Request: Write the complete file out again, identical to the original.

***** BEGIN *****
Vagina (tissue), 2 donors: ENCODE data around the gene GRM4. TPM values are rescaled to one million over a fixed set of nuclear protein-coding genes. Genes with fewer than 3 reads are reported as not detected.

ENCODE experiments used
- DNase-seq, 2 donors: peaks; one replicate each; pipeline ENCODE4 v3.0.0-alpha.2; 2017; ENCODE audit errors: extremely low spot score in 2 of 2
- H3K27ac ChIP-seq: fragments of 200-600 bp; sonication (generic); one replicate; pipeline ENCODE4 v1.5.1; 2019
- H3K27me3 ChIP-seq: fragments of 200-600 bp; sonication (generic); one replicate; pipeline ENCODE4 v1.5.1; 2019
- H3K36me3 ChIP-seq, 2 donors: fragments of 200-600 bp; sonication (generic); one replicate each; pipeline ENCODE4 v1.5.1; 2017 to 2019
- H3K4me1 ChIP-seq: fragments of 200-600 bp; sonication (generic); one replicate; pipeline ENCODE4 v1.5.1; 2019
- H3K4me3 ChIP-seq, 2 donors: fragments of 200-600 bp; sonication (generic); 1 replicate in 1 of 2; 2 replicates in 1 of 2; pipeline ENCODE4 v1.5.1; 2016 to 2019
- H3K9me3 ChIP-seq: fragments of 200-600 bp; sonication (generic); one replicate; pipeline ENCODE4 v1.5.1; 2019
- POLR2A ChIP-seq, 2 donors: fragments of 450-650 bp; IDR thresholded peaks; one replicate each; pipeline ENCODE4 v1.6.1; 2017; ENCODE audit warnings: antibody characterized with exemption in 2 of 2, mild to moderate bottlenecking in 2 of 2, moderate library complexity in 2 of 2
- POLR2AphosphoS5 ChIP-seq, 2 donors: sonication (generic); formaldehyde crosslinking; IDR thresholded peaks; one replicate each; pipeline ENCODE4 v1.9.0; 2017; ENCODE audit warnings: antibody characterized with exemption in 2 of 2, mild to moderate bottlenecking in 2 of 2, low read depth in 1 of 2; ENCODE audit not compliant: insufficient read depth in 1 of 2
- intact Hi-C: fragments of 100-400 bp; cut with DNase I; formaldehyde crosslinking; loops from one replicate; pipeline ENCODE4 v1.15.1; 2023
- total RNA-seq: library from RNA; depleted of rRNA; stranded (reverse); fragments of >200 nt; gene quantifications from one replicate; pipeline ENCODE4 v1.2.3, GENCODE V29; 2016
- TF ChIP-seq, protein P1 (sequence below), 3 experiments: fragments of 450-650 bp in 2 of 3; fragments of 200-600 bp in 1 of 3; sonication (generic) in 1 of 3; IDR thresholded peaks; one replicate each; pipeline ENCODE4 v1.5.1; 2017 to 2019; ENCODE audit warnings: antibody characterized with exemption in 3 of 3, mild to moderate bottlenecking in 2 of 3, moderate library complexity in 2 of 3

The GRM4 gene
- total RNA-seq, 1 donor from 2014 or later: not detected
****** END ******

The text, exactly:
Vagina (tissue), 2 donors: ENCODE data around the gene GRM4. TPM values are rescaled to one million over a fixed set of nuclear protein-coding genes. Genes with fewer than 3 reads are reported as not detected.

ENCODE experiments used
- DNase-seq, 2 donors: peaks; one replicate each; pipeline ENCODE4 v3.0.0-alpha.2; 2017; ENCODE audit errors: extremely low spot score in 2 of 2
- H3K27ac ChIP-seq: fragments of 200-600 bp; sonication (generic); one replicate; pipeline ENCODE4 v1.5.1; 2019
- H3K27me3 ChIP-seq: fragments of 200-600 bp; sonication (generic); one replicate; pipeline ENCODE4 v1.5.1; 2019
- H3K36me3 ChIP-seq, 2 donors: fragments of 200-600 bp; sonication (generic); one replicate each; pipeline ENCODE4 v1.5.1; 2017 to 2019
- H3K4me1 ChIP-seq: fragments of 200-600 bp; sonication (generic); one replicate; pipeline ENCODE4 v1.5.1; 2019
- H3K4me3 ChIP-seq, 2 donors: fragments of 200-600 bp; sonication (generic); 1 replicate in 1 of 2; 2 replicates in 1 of 2; pipeline ENCODE4 v1.5.1; 2016 to 2019
- H3K9me3 ChIP-seq: fragments of 200-600 bp; sonication (generic); one replicate; pipeline ENCODE4 v1.5.1; 2019
- POLR2A ChIP-seq, 2 donors: fragments of 450-650 bp; IDR thresholded peaks; one replicate each; pipeline ENCODE4 v1.6.1; 2017; ENCODE audit warnings: antibody characterized with exemption in 2 of 2, mild to moderate bottlenecking in 2 of 2, moderate library complexity in 2 of 2
- POLR2AphosphoS5 ChIP-seq, 2 donors: sonication (generic); formaldehyde crosslinking; IDR thresholded peaks; one replicate each; pipeline ENCODE4 v1.9.0; 2017; ENCODE audit warnings: antibody characterized with exemption in 2 of 2, mild to moderate bottlenecking in 2 of 2, low read depth in 1 of 2; ENCODE audit not compliant: insufficient read depth in 1 of 2
- intact Hi-C: fragments of 100-400 bp; cut with DNase I; formaldehyde crosslinking; loops from one replicate; pipeline ENCODE4 v1.15.1; 2023
- total RNA-seq: library from RNA; depleted of rRNA; stranded (reverse); fragments of >200 nt; gene quantifications from one replicate; pipeline ENCODE4 v1.2.3, GENCODE V29; 2016
- TF ChIP-seq, protein P1 (sequence below), 3 experiments: fragments of 450-650 bp in 2 of 3; fragments of 200-600 bp in 1 of 3; sonication (generic) in 1 of 3; IDR thresholded peaks; one replicate each; pipeline ENCODE4 v1.5.1; 2017 to 2019; ENCODE audit warnings: antibody characterized with exemption in 3 of 3, mild to moderate bottlenecking in 2 of 3, moderate library complexity in 2 of 3

The GRM4 gene
- total RNA-seq, 1 donor from 2014 or later: not detected